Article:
Southern Flintlock Rifle Quarter sawn Maple .40 cal

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Project by Minuteman posted 02-27-2009 11:26 PM 8804 views 1 time favorited 26 comments Add to Favorites Watch

Another abandoned stump wood project, Southern Flintlock Rifle Quarter Sawed Maple .40 Cal. I enjoy making Rev War & French and Indian War period. Slower and simplier time, just like the shooting.

Shoots a .395 ball 3fg powder 60 grains with a slow soft push when firing.
This gun is accurate 5 shoots off hand 35 yards you can place a Kennedy half dollar over the pattern.
1 in 60 twist.

I try to build the best rifle I can and still learning everyday.

I might just post my first rifle so people starting to build not to be discouraged but it takes time, practice patience and desire to do the best you can.

I use the rifles in color guard for the Sons of American Revolution. One thing about this gun it is a good target gun.

-- Major Walt Timoschuk,III

26 comments so far

View ND2ELK's profile


13495 posts in 4008 days

#1 posted 02-27-2009 11:43 PM

Another beautiful rifle! Some close-ups would really show the craftsmanship it takes to make one of these rifles. Very impressive work. Thanks for posting.

God Bless

-- Mc Bridge Cabinets, Iowa

View David's profile


1969 posts in 4373 days

#2 posted 02-27-2009 11:47 PM

Absolutely beautiful! My son is a fan of the history regarding this time . . . I will have to share this posting with him!


View DannyBoy's profile


521 posts in 4099 days

#3 posted 02-28-2009 12:26 AM

Wow. Very impressive work.

-- He said wood...

View Beginningwoodworker's profile


13345 posts in 3907 days

#4 posted 02-28-2009 12:34 AM

Thats a beautiful rifle.

View 8iowa's profile


1591 posts in 3995 days

#5 posted 02-28-2009 12:40 AM

I’m a long time student of the longrifle and am working on my 3rd rifle, in early Lancaster style with a swamped .54 barrel. I hunt with the flintlock rifle in the Upper Peninsula.

-- "Heaven is North of the Bridge"

View Minuteman's profile


58 posts in 3610 days

#6 posted 02-28-2009 01:17 AM

I am working on a (2) M1a/M14 laminated stocks two different woods for two built in National Match. I will put some pics up in progress. The stock is done just needs final fitting and finishing. It is bedded. one barrel is 1-11 twist and one is 1-12 twist .308 Cal Have to be ready for the competition season.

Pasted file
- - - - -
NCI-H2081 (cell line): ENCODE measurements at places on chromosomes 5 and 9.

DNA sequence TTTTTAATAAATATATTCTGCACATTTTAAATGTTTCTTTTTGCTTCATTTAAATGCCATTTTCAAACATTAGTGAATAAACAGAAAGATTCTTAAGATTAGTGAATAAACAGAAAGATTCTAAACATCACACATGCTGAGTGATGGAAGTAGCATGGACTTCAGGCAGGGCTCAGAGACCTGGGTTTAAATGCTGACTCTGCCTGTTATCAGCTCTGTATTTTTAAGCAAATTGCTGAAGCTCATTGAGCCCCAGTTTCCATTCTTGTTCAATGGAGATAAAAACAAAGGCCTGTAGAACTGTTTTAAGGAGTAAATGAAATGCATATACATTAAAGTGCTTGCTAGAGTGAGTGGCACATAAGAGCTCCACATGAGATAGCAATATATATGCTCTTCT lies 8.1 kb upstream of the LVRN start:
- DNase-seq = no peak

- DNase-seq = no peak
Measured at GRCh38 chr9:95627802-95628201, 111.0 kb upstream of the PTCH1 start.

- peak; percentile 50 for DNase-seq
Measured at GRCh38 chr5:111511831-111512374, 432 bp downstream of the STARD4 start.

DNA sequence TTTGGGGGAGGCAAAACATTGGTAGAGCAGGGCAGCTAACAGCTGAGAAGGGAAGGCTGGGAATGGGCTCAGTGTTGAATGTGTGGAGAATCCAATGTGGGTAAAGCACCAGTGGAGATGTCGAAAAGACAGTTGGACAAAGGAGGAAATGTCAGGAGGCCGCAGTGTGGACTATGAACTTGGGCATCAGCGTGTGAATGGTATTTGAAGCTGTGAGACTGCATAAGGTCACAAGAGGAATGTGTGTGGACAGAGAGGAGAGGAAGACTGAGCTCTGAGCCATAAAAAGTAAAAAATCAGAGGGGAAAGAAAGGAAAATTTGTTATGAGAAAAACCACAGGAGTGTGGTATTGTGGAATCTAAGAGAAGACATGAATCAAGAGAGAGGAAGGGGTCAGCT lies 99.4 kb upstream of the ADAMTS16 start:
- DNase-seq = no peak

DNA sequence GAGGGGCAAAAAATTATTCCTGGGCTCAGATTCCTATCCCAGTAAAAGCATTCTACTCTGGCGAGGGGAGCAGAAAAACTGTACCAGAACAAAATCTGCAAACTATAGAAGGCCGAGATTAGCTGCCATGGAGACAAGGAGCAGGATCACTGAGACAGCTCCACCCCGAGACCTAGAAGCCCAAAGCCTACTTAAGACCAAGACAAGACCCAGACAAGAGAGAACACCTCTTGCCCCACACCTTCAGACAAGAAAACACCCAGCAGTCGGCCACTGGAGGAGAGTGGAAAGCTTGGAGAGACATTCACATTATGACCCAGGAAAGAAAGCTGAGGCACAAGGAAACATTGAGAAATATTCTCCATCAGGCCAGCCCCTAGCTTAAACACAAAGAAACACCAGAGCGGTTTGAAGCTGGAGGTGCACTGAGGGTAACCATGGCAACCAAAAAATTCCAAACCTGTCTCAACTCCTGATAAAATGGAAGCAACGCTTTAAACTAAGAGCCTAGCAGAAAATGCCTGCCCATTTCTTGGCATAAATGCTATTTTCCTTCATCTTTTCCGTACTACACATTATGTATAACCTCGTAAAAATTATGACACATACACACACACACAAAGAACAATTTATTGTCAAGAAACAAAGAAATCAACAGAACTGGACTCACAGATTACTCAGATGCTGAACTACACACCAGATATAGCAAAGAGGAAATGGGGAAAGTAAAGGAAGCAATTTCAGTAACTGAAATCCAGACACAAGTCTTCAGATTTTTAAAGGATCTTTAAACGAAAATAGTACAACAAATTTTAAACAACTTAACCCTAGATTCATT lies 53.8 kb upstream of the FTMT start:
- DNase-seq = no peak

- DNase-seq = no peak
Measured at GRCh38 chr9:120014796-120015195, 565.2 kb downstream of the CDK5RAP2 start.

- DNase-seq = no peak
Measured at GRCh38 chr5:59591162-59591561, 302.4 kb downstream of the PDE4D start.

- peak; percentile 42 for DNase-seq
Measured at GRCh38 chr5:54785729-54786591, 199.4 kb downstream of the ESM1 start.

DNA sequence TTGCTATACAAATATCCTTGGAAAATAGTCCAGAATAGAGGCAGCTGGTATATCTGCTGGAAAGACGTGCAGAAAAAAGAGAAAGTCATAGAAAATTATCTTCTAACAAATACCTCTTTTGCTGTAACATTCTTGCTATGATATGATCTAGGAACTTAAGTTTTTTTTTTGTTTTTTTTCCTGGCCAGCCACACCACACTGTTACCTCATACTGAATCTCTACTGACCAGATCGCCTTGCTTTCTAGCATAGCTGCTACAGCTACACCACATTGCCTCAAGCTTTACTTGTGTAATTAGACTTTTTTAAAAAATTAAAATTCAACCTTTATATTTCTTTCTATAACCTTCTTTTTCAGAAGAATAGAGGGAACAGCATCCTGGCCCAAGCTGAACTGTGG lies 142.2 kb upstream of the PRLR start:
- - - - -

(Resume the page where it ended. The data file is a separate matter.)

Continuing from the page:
I will post the M1 Garand stock I did. I need to make a matching fore arm but the woods I have used dont match the Stock. I think it is a show piece but the fore arm is not right. 30’06 cal

Good Idea, I have a M1 Carbine and might restock with a good bedded stock, to shoot it at Camp Perry Competition.

Building also Mountain rifle half stock 1850 period.

Rev war Peace tomahawk with tobacco bowl on one end.

-- Major Walt Timoschuk,III

View kiwi1969's profile


608 posts in 3676 days

#7 posted 02-28-2009 02:24 AM

Stunning piece. I,ve only fired black powder once using a short cavalry musket from the Maori war period in Naw Zealand and I can see how it would be addictive. Looking forward to more.

-- if the hand is not working it is not a pure hand

View BlueStingrayBoots's profile


856 posts in 4236 days

#8 posted 02-28-2009 03:41 AM

Awesome! I wanna try that.

View GaryK's profile


10262 posts in 4222 days

#9 posted 02-28-2009 03:44 AM

Great looking piece.

I have a book on building one and will one of these days.

I did make a stock for my Weatherby 7mm Remington mag.

Click for details

-- Gary - Never pass up the opportunity to make a mistake look like you planned it that way - Tyler, TX

View Minuteman's profile


58 posts in 3610 days

#10 posted 02-28-2009 03:58 AM

Gary Well done excellent looking stock Walnut? Looks like out of the stump with the burl in the shoulder stock behind the comb. Well Done!!!!

-- Major Walt Timoschuk,III

View 8iowa's profile


1591 posts in 3995 days

#11 posted 02-28-2009 05:01 AM

Perhaps the Kentucky longrifle is the only firearm that has also taken it’s place as a true form of early American Art, as well as being a functional item. It is also the practical precedent of the application of the then new 2nd amendment. As families moved west to new farm lands in Ohio, Indiana, Michigan, and Illinois they took their longrifles with them for protection and to provide food. They truly were the “people” ....certainly not the National Guard as some opponents of gun ownership prefer to interpret the 2nd amendment.

In the late 18th and early 19th centuries, different schools of the riflemaking craft developed in Pennslyvania, Maryland, and to a lesser extent, Virginia. Master gunsmiths took on apprentices, and in time each area had distinctive features. Experts today can look at a rifle and tell where it was made, approximately when, and often who the gunsmith was. The Civil War, and the industrial revolution created vast changes in how firearms were manufactured. Even so, the craft never completely died out. Today, there are more fine craftsmen making longrifles than at any time in our history. Check out the Contemporary Longrifle Association,

-- "Heaven is North of the Bridge"

View TopamaxSurvivor's profile


18422 posts in 3910 days

#12 posted 02-28-2009 07:51 AM